Austin showed faith in his junior kicker by electing to run the ball and run the clock under one minute instead of going for a game-winning touchdown. Wells did not disappoint, splitting the uprights on a 23-yard boot for redemption and a 37-35 lead as the Red sideline and a crowd of 4,420 erupted with cheers.

Princeton’s offense had 42 seconds to try to win the game, but sophomore linebacker Taylor Betros made the Tigers final chance short-lived, cutting off a Princeton receiver’s route and intercepting Michelsen on the first play to seal the thrilling victory.

Princeton committed four turnovers on the day while the Red had none. The Cornell defense allows 464.7 yards per outing, but the ball-hawking unit has forced 15 turnovers in seven games this season.

“The difference to the game was the forced turnovers,” Austin said. “Our defense has found a knack to get us turnovers, especially at key times in the game. The good news is we were able to capitalize on that today offensively.”

In fact, everybody has capitalized offensively on Schoellkopf Field lately. Mathews, Red senior backup Chris Amrhein, Michelsen and Monmouth’s Kyle Frazier combined for 1,889 passing yards in Cornell’s last two home games.

As for Mathews, it was an exceptional showing a week after he threw three untimely interceptions in a loss at Brown — just in case anyone doubted his professional poten

tial. Austin wasn’t afraid to scrutinize Mathews’ performance against the Bears, but the gunslinger said that comes with the territory of being the focal point of a pass-heavy offense.

“I told Jeff when he first started playing, ‘When I quit pushing you and quit getting onto you and quit trying to push you to another level is when you’ve got to worry,’” Austin said. “We have a great relationship. He understands what’s going on — we need great play out of that position the way we’re structured offensively right now. We’re putting a lot on his plate.”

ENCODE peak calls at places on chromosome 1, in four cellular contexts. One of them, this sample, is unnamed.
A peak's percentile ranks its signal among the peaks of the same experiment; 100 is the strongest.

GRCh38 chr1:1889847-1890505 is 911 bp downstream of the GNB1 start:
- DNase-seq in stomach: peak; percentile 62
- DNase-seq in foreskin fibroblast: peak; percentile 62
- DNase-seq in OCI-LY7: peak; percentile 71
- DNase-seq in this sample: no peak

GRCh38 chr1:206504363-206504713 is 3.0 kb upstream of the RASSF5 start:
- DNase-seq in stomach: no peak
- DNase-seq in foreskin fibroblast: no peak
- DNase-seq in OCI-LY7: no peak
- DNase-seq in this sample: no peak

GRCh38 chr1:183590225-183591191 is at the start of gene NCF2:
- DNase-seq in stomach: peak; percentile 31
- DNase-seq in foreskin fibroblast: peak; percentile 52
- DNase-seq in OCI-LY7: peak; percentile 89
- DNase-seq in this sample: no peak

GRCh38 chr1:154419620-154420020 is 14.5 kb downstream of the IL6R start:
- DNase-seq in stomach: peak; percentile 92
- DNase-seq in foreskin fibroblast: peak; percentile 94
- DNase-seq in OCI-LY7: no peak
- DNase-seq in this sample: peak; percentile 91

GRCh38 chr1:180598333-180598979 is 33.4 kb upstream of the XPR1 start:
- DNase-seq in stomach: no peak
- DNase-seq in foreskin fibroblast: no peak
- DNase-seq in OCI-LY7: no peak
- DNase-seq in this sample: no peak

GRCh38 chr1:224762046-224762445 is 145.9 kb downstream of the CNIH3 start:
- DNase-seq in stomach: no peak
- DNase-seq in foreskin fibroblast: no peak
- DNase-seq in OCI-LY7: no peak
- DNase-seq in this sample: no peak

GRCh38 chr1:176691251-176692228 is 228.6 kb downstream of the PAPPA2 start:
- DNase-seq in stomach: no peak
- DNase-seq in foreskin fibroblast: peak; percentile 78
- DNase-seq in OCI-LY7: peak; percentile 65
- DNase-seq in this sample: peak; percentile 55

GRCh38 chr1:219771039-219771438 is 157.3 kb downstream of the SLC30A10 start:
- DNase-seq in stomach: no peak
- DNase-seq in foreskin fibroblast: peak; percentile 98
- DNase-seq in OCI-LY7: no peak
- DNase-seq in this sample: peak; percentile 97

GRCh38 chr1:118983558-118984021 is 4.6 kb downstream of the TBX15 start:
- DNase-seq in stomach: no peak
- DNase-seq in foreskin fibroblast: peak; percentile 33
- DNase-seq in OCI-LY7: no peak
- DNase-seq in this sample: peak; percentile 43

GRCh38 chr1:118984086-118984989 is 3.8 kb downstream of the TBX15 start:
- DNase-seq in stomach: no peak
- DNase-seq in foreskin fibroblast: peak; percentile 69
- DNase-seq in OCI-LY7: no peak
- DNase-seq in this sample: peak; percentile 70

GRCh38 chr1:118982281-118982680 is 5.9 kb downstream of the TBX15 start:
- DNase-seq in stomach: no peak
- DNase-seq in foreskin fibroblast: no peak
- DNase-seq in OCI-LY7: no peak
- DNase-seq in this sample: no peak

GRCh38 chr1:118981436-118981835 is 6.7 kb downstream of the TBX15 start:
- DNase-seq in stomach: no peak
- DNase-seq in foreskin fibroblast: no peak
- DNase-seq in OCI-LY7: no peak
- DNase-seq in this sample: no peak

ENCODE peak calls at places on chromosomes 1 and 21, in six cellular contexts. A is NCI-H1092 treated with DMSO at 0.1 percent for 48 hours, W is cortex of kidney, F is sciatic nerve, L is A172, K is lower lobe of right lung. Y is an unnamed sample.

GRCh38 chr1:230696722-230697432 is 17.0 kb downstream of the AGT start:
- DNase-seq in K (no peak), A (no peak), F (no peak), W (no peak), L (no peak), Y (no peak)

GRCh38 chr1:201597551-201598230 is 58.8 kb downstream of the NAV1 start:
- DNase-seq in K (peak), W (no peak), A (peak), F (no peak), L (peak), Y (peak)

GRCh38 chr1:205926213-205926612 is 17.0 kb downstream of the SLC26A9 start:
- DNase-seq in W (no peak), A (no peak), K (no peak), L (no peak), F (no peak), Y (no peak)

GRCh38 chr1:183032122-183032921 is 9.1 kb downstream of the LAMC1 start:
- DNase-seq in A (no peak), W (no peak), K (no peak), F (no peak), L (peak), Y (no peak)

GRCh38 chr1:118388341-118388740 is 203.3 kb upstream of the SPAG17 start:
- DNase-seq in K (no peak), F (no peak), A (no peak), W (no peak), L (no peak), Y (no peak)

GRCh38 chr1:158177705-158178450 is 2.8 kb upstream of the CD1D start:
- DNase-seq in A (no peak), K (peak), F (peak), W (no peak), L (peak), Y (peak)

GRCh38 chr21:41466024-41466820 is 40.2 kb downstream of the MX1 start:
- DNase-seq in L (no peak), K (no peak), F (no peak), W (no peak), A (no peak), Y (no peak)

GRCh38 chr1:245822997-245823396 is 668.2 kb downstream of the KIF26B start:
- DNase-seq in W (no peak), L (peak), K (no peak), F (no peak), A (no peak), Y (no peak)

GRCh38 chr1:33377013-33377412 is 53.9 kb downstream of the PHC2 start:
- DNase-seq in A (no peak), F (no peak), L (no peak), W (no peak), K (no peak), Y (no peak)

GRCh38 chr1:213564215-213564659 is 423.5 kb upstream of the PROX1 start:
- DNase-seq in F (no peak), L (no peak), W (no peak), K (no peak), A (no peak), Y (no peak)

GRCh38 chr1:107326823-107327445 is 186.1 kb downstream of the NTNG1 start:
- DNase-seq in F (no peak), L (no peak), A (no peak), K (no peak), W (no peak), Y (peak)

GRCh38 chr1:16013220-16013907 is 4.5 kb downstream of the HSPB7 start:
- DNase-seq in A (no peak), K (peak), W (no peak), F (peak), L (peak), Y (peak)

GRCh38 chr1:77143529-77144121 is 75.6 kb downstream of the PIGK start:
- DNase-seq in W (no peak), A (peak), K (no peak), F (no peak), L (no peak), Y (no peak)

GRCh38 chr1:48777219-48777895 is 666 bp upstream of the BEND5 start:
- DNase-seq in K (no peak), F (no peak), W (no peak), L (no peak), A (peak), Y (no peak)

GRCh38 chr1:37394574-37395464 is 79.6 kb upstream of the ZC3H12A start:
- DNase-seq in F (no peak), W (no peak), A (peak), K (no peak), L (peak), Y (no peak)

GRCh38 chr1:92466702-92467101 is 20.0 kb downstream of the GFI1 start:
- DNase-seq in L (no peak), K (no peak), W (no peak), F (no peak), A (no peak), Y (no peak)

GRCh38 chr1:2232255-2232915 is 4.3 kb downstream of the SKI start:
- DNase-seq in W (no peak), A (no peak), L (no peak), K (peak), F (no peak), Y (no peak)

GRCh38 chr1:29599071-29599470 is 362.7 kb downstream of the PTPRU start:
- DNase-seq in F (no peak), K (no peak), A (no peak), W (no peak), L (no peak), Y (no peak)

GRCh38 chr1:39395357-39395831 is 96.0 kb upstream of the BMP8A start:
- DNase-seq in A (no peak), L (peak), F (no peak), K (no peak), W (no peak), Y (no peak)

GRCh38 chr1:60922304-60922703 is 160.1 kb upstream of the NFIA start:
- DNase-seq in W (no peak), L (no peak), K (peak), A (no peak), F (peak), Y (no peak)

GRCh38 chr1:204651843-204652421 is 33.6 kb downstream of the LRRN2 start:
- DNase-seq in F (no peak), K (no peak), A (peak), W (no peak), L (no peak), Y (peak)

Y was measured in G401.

“When you don’t play well, you should be criticized,” Mathews added. “I didn’t give us a chance to win last week, and I think as a player you’ve just got to respond. I expect Coach Austin to get on me and to coach me hard, and I think that’s going to make us a better team and me individually a better player.”

The club indeed already appears in a better position than last Saturday. The win hands the Tigers their first Ivy loss and moves the Red within one game of first-place with three contests remaining. Austin also reflected more broadly on the huge triumph for the team’s confidence.

“I told the team afterwards that I don’t think I’ve ever been prouder of a football team,” Austin said. “That might be the hardest we’ve played since I’ve been here … Every so often, you kind of have a key victory when you’re trying to build a championship program that catapults you a little bit further forward than normal, and I think this will probably turn out to be one of those times.”

Original Author: Quintin Schwab